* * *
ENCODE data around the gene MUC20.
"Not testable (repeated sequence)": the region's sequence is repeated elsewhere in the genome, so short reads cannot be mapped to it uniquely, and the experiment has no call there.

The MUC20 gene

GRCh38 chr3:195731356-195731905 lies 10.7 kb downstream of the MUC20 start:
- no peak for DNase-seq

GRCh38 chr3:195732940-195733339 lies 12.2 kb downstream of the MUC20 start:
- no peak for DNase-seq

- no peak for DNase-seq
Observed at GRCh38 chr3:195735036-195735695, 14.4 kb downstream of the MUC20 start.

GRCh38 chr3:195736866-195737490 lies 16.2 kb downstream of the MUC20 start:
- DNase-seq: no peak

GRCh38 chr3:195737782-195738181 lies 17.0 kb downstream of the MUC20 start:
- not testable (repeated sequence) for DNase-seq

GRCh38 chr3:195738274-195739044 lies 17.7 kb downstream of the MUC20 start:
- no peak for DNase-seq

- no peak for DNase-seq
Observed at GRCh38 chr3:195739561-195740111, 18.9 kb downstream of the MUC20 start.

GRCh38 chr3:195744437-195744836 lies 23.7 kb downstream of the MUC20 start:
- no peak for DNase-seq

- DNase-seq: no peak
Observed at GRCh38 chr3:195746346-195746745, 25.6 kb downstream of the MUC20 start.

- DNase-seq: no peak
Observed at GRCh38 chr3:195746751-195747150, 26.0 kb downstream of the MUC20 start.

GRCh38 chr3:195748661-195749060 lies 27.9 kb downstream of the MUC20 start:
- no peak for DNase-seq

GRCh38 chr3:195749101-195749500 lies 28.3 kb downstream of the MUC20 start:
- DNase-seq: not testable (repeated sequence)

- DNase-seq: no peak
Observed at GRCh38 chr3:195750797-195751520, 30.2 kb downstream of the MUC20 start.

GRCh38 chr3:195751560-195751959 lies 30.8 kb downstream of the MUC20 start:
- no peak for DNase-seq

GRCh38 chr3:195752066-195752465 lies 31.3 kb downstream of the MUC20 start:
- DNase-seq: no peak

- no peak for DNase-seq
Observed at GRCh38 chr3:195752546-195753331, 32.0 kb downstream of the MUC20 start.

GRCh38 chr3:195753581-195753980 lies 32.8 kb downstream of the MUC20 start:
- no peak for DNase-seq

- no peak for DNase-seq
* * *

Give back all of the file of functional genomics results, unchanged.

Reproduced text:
ENCODE data around the gene MUC20.
"Not testable (repeated sequence)": the region's sequence is repeated elsewhere in the genome, so short reads cannot be mapped to it uniquely, and the experiment has no call there.

The MUC20 gene

GRCh38 chr3:195731356-195731905 lies 10.7 kb downstream of the MUC20 start:
- no peak for DNase-seq

GRCh38 chr3:195732940-195733339 lies 12.2 kb downstream of the MUC20 start:
- no peak for DNase-seq

- no peak for DNase-seq
Observed at GRCh38 chr3:195735036-195735695, 14.4 kb downstream of the MUC20 start.

GRCh38 chr3:195736866-195737490 lies 16.2 kb downstream of the MUC20 start:
- DNase-seq: no peak

GRCh38 chr3:195737782-195738181 lies 17.0 kb downstream of the MUC20 start:
- not testable (repeated sequence) for DNase-seq

GRCh38 chr3:195738274-195739044 lies 17.7 kb downstream of the MUC20 start:
- no peak for DNase-seq

- no peak for DNase-seq
Observed at GRCh38 chr3:195739561-195740111, 18.9 kb downstream of the MUC20 start.

GRCh38 chr3:195744437-195744836 lies 23.7 kb downstream of the MUC20 start:
- no peak for DNase-seq

- DNase-seq: no peak
Observed at GRCh38 chr3:195746346-195746745, 25.6 kb downstream of the MUC20 start.

- DNase-seq: no peak
Observed at GRCh38 chr3:195746751-195747150, 26.0 kb downstream of the MUC20 start.

GRCh38 chr3:195748661-195749060 lies 27.9 kb downstream of the MUC20 start:
- no peak for DNase-seq

GRCh38 chr3:195749101-195749500 lies 28.3 kb downstream of the MUC20 start:
- DNase-seq: not testable (repeated sequence)

- DNase-seq: no peak
Observed at GRCh38 chr3:195750797-195751520, 30.2 kb downstream of the MUC20 start.

GRCh38 chr3:195751560-195751959 lies 30.8 kb downstream of the MUC20 start:
- no peak for DNase-seq

GRCh38 chr3:195752066-195752465 lies 31.3 kb downstream of the MUC20 start:
- DNase-seq: no peak

- no peak for DNase-seq
Observed at GRCh38 chr3:195752546-195753331, 32.0 kb downstream of the MUC20 start.

GRCh38 chr3:195753581-195753980 lies 32.8 kb downstream of the MUC20 start:
- no peak for DNase-seq

- no peak for DNase-seq